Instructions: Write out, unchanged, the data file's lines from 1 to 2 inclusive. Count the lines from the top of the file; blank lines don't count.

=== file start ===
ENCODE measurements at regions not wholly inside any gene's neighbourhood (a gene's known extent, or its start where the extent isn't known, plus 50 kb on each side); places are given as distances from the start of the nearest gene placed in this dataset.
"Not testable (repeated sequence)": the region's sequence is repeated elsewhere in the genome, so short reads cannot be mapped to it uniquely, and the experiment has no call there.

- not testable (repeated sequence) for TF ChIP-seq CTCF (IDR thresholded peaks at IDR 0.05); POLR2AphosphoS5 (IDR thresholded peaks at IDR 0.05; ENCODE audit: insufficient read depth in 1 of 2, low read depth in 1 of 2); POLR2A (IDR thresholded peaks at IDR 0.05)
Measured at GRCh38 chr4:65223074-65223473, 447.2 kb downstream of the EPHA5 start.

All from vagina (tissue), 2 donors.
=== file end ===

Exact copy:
ENCODE measurements at regions not wholly inside any gene's neighbourhood (a gene's known extent, or its start where the extent isn't known, plus 50 kb on each side); places are given as distances from the start of the nearest gene placed in this dataset.
"Not testable (repeated sequence)": the region's sequence is repeated elsewhere in the genome, so short reads cannot be mapped to it uniquely, and the experiment has no call there.